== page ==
Plenty has been written about withdrawal strategies. Yet, one dimension has been, in my opinion, under-explored: market timing. And believe me, I’ve read more or less everything ERN has written on the topic. Yes, I can hear it from over here: you can’t time the market! Which is true, but not really. Hear me out before getting the pitchforks.
The main cause of failure of the 4% rule for almost any asset allocation is Sequence of Risk: right after you decide to retire, the market plunges by 20, 30, or 60% over the course of months or a few years. My question is: why would anyone in this situation sell shares? The answer is usually: well, I have to sell something, and I have to keep my allocation constant. Hmmm… but why do you have to keep your asset allocation constant? Why can’t you only sell shares when things go well and only sell bonds or gold or use a cash cushion when things go bad, while you wait for your shares to recover?
I have developed a simple set of rules (which constitute the Clever Market Timing Withdrawal Strategy) and back tested them using the data present in ERN’s Toolbox: the monthly inflation adjusted returns of stocks, bonds, cash, and gold since 1871. I’ve (poorly) programmed them in Python.
The results are quite good: this strategy provides 0%, 2%, and about 5% failure rates for 30, 40, and 50 years retirement respectively, for a 4% withdrawal rate. It considers inflation and does not reduce the withdrawals in any circumstances.
The withdrawals are actually increased in good times leading to a median total withdrawal equal to 2.27 times the value of the original portfolio, for 50 years retirement (neglecting the failed portfolios). Only in 10% of the surviving cases are the withdrawals strictly nominal (2 times original portfolio value for 50 years retirement). The value of the surviving portfolio after 50 years is larger than the original value in 75% of the simulations and only lower than 40% of the original value in 5% of the cases (again, only considering the surviving portfolios for 50 years retirement). The median value is around 1.9 times the original portfolio value after 50 years.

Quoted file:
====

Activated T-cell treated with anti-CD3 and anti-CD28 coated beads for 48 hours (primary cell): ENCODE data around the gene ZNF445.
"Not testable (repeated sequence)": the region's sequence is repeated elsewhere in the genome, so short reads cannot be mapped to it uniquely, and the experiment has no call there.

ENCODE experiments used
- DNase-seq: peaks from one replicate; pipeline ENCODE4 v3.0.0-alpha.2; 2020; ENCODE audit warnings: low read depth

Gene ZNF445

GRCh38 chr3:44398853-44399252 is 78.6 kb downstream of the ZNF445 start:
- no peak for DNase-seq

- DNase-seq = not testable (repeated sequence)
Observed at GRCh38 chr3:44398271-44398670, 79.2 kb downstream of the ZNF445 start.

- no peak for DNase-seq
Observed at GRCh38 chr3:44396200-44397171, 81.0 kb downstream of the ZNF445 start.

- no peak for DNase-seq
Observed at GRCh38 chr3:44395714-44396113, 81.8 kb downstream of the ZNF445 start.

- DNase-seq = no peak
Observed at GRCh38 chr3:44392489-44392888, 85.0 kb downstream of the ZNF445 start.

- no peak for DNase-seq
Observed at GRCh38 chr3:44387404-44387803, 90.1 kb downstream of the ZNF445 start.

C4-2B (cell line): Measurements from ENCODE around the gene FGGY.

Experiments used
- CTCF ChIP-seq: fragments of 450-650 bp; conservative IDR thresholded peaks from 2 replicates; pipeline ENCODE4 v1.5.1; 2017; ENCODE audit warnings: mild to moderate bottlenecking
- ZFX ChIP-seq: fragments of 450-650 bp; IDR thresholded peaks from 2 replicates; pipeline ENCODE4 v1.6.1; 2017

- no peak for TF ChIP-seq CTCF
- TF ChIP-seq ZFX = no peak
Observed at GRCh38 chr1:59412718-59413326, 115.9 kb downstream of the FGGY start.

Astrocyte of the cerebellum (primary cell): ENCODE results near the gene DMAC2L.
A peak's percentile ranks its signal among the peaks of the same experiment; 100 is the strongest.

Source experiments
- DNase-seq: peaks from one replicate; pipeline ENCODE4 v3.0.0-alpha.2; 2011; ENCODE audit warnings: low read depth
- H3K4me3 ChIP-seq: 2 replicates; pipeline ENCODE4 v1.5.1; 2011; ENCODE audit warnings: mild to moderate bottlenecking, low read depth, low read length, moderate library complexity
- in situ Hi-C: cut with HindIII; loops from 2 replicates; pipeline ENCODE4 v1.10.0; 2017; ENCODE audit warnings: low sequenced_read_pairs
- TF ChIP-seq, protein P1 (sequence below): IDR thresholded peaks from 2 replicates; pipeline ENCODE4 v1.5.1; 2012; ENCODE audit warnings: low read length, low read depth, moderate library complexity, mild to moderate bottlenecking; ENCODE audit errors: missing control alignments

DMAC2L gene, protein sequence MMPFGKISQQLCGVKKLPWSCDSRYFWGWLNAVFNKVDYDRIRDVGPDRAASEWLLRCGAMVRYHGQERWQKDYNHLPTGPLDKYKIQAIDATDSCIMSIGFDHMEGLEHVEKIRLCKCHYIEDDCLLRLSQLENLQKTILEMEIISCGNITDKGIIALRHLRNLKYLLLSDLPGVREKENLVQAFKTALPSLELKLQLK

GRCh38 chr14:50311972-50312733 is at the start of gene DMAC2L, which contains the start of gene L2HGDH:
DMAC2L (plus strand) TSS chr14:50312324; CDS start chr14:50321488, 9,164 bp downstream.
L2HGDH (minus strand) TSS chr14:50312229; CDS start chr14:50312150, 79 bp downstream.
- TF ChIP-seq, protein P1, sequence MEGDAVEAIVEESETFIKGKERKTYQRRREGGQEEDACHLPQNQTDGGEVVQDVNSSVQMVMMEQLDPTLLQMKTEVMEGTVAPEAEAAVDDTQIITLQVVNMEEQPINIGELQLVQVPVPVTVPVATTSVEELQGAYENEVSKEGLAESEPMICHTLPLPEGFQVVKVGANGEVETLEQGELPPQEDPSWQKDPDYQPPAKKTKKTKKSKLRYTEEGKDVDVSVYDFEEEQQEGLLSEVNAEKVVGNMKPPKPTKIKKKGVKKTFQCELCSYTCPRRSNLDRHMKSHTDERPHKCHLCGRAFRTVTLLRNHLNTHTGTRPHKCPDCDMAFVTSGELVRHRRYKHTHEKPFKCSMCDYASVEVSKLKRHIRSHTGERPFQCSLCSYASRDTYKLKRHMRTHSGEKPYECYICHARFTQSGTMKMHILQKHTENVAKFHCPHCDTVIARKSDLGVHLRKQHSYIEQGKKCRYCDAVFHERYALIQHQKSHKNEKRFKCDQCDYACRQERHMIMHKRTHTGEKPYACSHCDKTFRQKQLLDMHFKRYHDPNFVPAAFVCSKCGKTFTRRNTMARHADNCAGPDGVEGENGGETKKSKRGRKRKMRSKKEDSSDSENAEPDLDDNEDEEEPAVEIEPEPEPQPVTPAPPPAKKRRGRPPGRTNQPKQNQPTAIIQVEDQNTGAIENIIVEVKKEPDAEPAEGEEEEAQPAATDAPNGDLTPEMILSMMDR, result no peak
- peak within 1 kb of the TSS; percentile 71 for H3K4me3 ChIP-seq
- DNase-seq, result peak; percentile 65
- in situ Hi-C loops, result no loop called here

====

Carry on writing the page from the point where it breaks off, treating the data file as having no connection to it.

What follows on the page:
August 1929 almost makes it to 40 years while September 1929 survives almost 49 years. The longest stretch of time during which the strategy fails before 50 years is almost 2 years (from February 1905 to January 1907). The worst month to retire with this strategy would have been September 1906 (failure after 34.67 years).
Higher SWR don’t produce terrible results either: 12% failure for 4.25% and 17% failure for 4.5% over 50 years if you renounce the increase of withdrawals in good times.
The original asset allocation is: 2 years worth of withdrawals in bonds, 2 years in cash, and 2 years in gold (for a 4% SWR, that’s 8% each) and the rest in stocks (76% for a 4% SWR). I don’t like cash or gold as “investments” but boy do they do well in terrible sequences…
The main idea is to withdraw from stocks only, unless the value of your stock portfolio drops below 90% of its original value adjusted for inflation. You then sell other assets until the value of your stock portfolio goes back to its original value, adjusted for inflation. Assuming that at the beginning of your retirement, you have $1m, you would sell 40k worth of stocks, leaving bonds, cash, and gold untouched. That’s assuming yearly withdrawals but I have used monthly withdrawals in my simulations.
So here are the rules:
- If the value of your stock portfolio is above or equal 90% and less than 120% of its value adjusted for inflation, sell stocks.
- If the value of your stock portfolio is below 90% of its original value (adjusted for inflation), you only sell bonds. In our example, assuming that the value of your stock portfolio has dropped below 684k, you would sell 40k worth of bonds.
- If bonds are not enough, use cash. If there isn’t enough cash, sell gold.
- You switch back to selling stocks either when the value of your stock portfolio is above its the original value adjusted for inflation, or when there is nothing else to sell.
- If the value of your stock portfolio is larger that 1.2 times its original adjusted for inflation, then increase your withdrawal by 100% (yes, double it). Being conservative with a 4% SWR and not increase the withdrawal in good times doesn’t change the results much.
What I’m actually looking for is someone to check this algorithm because I can’t be 100% sure that I’ve not made a mistake somewhere, especially since it seems a bit too good to be true. I don’t want someone to check my code, rather, someone to program these rules independently and perform the same simulations to compare results. Honestly, I’m expecting someone to point out something obvious that I’ve missed…
Thanks a lot for your support!